‘Throwing Light on Natural Laws’: Meteorology on the China coast, 1869-1912

Research output: Chapter in Book/Report/Conference proceedingChapter in a book

14 Citations (Scopus)


This essay outlines the development of the modern meteorological infrastructure in China, and the competing agendas of different centres for metrological research and weather forecasting between 1869 and the fall of the Qing dynasty. It explores how Britons and Americans in Chinese government employ in the Maritime Customs Service worked with Jesuit scientists at Shanghai’s Zikawei Observatory to establish a scientific as well as a practical meteorological system in China, and it looks at how both groups engaged with the ambitions and pretensions of British colonial science, notably in the British colony at Hong Kong. The paper outlines the processes of collection, analysis and dissemination of data to scientists and to mariners, and the inter-related roles of new technology -- notably the telegraph and telephone – and new infrastructures – notably the lighthouse network developed by the Customs after 1869. Bringing China within the field of scientific knowledge by generating and disseminating data, and establishing an effective storm warning system for China coast shipping, was the objective of Sir Robert Hart, Inspector-General of the Customs, as he developed the system. The data generated is important today for climate scientists, and the story of its development provides a case study of the growth of a transnational scientific network in the late nineteenth century, and the incorporation of information and data from China into the wider domain of Western science.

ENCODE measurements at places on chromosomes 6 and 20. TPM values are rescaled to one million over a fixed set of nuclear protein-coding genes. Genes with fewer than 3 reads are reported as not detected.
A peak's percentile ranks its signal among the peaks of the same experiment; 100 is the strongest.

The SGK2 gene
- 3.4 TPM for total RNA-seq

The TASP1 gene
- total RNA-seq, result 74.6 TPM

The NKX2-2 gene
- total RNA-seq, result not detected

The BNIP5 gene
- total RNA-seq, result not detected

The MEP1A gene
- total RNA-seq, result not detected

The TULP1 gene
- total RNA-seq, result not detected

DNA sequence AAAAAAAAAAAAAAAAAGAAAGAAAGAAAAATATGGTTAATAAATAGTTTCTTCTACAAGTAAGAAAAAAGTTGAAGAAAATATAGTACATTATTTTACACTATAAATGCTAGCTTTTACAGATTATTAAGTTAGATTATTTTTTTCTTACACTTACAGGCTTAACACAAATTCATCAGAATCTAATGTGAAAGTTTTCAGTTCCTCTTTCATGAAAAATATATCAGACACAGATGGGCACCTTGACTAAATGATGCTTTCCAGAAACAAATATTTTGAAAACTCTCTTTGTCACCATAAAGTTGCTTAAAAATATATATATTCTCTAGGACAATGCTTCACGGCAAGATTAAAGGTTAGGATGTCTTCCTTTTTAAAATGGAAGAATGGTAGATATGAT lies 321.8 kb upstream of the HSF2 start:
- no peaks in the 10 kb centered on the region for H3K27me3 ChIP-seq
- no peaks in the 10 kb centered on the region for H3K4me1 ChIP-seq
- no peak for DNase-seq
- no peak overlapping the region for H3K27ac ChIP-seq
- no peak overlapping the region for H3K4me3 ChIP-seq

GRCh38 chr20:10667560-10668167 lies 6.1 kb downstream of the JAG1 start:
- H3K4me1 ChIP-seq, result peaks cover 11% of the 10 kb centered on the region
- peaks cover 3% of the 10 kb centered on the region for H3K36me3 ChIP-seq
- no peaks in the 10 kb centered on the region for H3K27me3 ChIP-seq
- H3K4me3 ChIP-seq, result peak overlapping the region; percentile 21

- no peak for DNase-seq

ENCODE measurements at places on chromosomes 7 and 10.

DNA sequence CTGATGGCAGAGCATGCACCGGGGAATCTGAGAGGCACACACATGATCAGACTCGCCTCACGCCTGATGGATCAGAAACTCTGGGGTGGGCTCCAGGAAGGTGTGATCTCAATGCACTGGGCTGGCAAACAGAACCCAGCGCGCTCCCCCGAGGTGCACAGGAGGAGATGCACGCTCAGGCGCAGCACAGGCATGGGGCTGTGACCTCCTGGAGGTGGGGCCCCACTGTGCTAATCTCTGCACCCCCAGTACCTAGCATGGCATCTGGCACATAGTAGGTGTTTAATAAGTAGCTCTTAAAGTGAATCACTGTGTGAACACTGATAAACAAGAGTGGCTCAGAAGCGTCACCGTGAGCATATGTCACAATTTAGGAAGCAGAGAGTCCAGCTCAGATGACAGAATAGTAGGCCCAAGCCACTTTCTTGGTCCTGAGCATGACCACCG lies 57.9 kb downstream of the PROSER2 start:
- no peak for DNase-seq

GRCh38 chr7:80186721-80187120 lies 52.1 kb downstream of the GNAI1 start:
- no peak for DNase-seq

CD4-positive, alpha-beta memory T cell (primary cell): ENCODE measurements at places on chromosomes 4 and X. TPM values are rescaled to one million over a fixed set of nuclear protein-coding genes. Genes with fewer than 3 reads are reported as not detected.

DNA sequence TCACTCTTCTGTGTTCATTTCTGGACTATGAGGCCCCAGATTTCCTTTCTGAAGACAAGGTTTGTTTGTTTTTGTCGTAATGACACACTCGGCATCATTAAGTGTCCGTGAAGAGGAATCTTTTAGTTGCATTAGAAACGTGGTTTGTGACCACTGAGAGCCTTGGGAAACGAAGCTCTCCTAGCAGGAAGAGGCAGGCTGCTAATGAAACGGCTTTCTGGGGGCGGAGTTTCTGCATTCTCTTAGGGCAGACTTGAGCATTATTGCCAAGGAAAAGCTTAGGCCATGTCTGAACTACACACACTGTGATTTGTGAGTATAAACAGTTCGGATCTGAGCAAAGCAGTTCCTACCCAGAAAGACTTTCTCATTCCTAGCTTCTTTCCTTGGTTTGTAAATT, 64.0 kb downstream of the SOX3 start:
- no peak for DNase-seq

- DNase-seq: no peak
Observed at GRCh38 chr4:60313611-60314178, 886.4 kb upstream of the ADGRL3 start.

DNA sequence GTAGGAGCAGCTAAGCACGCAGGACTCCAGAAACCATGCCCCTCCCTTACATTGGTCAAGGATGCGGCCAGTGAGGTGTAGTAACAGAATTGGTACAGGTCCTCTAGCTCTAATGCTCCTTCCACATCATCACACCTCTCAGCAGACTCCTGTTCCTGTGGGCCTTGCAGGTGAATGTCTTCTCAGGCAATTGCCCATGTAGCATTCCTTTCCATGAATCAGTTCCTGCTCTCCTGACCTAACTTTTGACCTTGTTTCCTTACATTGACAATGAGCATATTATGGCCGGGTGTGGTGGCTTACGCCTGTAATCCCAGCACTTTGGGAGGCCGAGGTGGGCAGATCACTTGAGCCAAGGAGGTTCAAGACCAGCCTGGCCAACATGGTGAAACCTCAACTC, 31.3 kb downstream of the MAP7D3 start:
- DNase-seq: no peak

Original languageEnglish
Title of host publicationTreaty Ports in Modern China
Subtitle of host publicationLaw, land and power
EditorsRobert Bickers, Isabella Jackson
Number of pages22
ISBN (Print)9780415658751
Publication statusPublished - 31 May 2016


  • Meteorology
  • History of science
  • Chinese Maritime Customs Service
  • Chinese history
  • Colonialism


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